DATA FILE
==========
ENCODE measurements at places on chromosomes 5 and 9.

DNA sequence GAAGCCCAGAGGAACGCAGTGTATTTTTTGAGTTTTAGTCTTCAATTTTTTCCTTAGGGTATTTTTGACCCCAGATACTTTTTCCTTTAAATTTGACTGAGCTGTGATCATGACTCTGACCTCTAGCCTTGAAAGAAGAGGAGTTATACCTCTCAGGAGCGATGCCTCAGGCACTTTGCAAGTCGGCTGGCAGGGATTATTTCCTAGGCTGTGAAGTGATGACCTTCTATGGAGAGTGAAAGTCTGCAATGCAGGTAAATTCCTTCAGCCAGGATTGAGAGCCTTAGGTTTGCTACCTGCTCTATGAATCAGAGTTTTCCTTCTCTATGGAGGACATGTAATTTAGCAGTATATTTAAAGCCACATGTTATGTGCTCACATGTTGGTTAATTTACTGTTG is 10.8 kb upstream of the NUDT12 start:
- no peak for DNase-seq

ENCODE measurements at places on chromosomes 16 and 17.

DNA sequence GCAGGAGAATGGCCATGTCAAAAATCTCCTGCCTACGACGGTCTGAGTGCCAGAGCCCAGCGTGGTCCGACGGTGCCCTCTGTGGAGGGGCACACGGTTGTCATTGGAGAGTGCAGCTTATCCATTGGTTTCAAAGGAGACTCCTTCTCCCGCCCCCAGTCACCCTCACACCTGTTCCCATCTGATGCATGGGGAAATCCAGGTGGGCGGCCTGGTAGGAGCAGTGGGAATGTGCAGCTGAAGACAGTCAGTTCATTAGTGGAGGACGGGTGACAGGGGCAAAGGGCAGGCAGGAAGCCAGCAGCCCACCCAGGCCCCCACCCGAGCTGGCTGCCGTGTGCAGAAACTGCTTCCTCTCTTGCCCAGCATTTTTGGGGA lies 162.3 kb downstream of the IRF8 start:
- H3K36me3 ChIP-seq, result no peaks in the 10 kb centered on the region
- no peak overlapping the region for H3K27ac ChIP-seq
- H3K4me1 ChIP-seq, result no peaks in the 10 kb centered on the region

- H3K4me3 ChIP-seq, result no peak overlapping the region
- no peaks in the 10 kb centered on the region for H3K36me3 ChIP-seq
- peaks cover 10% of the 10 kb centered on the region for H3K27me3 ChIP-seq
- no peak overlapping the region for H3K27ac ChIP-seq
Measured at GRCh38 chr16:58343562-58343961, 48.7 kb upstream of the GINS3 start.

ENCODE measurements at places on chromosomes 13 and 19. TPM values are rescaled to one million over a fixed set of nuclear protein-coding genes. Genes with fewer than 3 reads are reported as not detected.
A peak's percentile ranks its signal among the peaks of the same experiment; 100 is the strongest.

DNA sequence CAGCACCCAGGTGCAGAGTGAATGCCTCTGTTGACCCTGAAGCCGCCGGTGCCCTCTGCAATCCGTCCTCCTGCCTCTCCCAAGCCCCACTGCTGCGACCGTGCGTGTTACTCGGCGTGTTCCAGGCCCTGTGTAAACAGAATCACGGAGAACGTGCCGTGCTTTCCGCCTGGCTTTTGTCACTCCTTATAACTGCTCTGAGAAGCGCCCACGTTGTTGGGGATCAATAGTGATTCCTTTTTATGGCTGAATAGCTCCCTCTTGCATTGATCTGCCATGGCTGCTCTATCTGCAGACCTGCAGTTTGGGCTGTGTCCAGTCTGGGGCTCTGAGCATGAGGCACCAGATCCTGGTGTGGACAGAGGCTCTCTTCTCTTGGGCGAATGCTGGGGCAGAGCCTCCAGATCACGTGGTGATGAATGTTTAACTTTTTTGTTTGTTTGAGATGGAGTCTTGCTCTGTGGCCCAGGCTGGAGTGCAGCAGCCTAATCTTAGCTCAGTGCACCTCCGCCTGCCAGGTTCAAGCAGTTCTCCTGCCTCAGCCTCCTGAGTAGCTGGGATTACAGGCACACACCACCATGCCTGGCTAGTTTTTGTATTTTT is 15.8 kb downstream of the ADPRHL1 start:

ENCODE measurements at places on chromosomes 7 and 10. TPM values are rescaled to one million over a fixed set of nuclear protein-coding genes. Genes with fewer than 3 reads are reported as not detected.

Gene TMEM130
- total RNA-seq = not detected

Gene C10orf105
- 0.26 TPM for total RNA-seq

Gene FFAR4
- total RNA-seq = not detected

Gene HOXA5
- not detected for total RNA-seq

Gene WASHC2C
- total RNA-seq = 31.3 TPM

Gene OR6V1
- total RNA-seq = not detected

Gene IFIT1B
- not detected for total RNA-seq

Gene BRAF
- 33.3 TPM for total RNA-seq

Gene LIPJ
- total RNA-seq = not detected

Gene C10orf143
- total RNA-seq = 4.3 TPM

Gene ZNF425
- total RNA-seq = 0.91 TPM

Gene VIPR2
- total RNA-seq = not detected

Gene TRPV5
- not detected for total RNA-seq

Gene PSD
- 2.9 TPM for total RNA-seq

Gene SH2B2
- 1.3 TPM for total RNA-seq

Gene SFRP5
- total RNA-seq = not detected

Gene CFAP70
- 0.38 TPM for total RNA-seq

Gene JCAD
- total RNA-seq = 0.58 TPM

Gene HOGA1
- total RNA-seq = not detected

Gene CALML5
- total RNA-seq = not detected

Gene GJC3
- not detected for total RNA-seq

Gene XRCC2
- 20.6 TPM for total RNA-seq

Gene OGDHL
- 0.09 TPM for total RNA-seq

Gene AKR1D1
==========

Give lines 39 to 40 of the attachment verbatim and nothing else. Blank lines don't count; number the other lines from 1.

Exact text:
- total RNA-seq = 0.91 TPM

Gene VIPR2